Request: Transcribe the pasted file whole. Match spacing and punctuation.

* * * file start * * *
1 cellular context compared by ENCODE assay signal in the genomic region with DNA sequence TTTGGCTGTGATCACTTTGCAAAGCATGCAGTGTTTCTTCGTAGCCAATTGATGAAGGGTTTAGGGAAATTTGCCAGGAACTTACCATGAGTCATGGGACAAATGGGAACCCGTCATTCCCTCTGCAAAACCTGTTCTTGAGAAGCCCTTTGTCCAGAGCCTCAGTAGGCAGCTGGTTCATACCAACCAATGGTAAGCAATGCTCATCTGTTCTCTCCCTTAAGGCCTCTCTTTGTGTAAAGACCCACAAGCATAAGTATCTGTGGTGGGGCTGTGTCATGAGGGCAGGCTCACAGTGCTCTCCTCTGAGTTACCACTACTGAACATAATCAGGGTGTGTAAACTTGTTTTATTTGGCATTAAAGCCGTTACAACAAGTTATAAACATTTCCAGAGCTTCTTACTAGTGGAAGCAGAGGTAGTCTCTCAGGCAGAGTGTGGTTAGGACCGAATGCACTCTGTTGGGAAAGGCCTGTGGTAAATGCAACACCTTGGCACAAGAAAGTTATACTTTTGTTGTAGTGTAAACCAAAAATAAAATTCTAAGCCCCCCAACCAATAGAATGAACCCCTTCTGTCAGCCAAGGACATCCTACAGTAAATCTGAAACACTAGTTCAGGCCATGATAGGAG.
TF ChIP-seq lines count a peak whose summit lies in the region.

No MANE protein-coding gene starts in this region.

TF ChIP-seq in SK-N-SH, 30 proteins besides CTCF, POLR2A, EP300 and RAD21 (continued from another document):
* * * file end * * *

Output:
1 cellular context compared by ENCODE assay signal in the genomic region with DNA sequence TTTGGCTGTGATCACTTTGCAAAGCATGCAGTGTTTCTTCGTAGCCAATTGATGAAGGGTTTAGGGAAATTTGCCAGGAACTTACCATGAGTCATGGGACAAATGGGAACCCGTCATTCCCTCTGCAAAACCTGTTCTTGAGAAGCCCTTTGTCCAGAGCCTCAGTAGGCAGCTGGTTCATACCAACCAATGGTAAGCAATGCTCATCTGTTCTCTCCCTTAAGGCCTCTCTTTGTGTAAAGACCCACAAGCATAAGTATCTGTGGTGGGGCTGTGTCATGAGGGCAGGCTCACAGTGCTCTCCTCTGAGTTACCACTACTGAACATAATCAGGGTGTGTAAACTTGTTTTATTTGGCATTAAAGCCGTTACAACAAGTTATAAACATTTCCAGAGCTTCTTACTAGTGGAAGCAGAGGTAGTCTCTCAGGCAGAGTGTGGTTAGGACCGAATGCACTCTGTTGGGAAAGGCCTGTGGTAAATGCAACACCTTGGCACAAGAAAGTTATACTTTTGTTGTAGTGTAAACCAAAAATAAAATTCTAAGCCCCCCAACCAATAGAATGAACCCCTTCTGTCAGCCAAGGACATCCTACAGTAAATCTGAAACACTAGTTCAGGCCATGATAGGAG.
TF ChIP-seq lines count a peak whose summit lies in the region.

No MANE protein-coding gene starts in this region.

TF ChIP-seq in SK-N-SH, 30 proteins besides CTCF, POLR2A, EP300 and RAD21 (continued from another document):